"Eutony helps the individual to discover the possibilities contained within his [and her] biological reality and to adapt himself [and herself] in a continuous constant, dynamic and creative process to the wholeness of life".
Eutony is a body practice that was developed from the beginning of the 20th century. In this period, many avant-garde scholars were seeking alternatives to traditional ways of understanding the human body, mind and movement, developing researches that addressed body-mind integration, highlighted our ability to perceive our own body from the first person experience, established relationships between learning and lived experience, and promoted self-regulation. Around 1970, the American researcher Thomas Hanna coined the term "somatic" (from the Greek 'somatikos', soma: living, present, corporeal being) in view of "the art and science of an internal relational process between consciousness, the biological and the environment, these three factors being seen as a whole acting in synergy" (1983). Around these principles, there are different somatic practices (also called "somatic education" techniques) such as Eutony, Feldenkrais, Alexander, Ideokinesis, Body-Mind Centering®, Body Mind Movement, Laban/Bartenieff, Anti-gymnastics, Rolfing, among others. Each practice has the particularities of the research of its creators and its training schools. Eutony was developed by Gerda Alexander (1908-1994), born in the town of Barmen-Elberfeld (now Wuppertal) in Germany - more about Gerda Alexander here.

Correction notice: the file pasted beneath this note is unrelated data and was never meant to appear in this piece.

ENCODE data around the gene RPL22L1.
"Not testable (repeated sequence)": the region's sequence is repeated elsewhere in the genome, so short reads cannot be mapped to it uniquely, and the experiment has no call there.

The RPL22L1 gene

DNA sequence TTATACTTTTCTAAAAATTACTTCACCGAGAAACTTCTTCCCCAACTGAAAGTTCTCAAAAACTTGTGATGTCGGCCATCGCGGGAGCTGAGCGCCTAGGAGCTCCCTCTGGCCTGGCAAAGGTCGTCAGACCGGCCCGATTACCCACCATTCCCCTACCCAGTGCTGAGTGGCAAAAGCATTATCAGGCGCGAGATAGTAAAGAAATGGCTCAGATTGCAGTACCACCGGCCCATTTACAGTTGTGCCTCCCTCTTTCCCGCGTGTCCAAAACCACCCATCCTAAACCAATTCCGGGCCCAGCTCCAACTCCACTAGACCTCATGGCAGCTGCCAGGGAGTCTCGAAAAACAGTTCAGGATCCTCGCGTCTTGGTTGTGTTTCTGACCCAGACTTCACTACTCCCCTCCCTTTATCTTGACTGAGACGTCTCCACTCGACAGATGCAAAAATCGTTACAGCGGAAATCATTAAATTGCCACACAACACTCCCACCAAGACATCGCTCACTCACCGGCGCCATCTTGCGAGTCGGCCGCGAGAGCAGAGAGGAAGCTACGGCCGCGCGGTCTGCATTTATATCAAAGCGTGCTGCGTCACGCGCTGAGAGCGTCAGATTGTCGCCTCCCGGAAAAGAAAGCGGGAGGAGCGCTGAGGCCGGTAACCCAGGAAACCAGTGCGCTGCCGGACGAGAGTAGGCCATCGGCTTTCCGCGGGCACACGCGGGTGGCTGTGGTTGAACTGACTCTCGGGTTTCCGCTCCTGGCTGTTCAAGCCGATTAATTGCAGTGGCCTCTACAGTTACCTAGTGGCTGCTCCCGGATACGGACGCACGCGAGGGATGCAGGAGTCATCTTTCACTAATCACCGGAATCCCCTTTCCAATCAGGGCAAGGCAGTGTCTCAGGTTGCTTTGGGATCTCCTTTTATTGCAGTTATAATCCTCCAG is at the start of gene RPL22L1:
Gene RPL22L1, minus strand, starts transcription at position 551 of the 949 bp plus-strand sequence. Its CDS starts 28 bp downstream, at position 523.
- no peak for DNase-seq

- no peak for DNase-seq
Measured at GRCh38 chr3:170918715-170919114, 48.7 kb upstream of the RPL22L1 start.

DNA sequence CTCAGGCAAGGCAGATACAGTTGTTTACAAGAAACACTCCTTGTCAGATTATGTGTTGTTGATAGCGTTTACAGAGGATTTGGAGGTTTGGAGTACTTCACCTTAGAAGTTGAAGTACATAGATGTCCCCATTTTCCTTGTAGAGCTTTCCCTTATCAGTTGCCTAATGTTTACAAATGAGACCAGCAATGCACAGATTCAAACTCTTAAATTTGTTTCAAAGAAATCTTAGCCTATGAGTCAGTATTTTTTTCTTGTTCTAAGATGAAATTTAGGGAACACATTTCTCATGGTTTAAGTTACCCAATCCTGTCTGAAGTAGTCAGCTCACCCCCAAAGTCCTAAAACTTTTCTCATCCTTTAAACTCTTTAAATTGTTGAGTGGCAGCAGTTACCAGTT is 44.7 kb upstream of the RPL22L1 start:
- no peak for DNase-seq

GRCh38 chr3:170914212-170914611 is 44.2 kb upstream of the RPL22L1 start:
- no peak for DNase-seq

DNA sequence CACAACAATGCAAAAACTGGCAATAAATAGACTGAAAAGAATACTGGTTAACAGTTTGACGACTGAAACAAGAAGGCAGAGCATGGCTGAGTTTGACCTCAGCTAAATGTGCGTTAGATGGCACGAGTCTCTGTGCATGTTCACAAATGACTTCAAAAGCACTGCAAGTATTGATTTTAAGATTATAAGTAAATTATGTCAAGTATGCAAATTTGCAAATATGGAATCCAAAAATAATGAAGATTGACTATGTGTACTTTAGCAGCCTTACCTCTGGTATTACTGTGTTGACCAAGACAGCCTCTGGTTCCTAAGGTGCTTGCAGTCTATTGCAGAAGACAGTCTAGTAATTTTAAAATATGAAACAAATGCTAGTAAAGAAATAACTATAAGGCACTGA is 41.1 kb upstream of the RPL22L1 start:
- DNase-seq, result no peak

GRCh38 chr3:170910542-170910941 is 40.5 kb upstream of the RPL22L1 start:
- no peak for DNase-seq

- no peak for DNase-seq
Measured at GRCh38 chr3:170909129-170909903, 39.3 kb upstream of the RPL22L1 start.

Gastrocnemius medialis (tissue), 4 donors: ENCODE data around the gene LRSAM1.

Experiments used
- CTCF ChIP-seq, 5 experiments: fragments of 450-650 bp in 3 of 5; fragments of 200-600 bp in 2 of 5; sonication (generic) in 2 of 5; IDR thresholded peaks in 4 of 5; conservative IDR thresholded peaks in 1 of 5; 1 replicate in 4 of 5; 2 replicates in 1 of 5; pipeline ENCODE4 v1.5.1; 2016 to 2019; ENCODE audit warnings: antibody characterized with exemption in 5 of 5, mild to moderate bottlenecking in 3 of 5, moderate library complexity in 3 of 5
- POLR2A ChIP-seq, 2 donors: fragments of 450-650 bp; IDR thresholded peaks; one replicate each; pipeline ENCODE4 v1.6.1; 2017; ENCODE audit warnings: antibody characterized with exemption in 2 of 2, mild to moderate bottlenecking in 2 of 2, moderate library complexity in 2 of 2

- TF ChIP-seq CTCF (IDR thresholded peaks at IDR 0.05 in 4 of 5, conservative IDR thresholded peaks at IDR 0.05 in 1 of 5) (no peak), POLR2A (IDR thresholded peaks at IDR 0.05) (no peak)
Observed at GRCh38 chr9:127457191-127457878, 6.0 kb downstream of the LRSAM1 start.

The word "eutony" combines two concepts: "eu" is related to "good, well, pleasant", and "tony" (or "tonia") is related to "tension, tone". The word "eutonia" is present from ancient philosophies to music studies. In our organisms, tension is modulated by neuromuscular tone (or tonus), the ongoing activation between the nervous system and the musculoskeletal structures. From the living body perspective, Gerda Alexander developed a set of practices that enables the variability and modulation of neuromuscular tonus according to the situation, from deep relaxation to intense activity.
Eutonists have contributed to different pedagogical, therapeutic and artistic contexts, such as neurological and motor rehabilitation, pain and stress relief, improvement of vegetative functions (as circulation, digestion, bioelectricity, part of breathing, sleeping, etc), changes involved with pregnancy, childhood and aging, development of artistic expressivity, and ever-new somatic discoveries.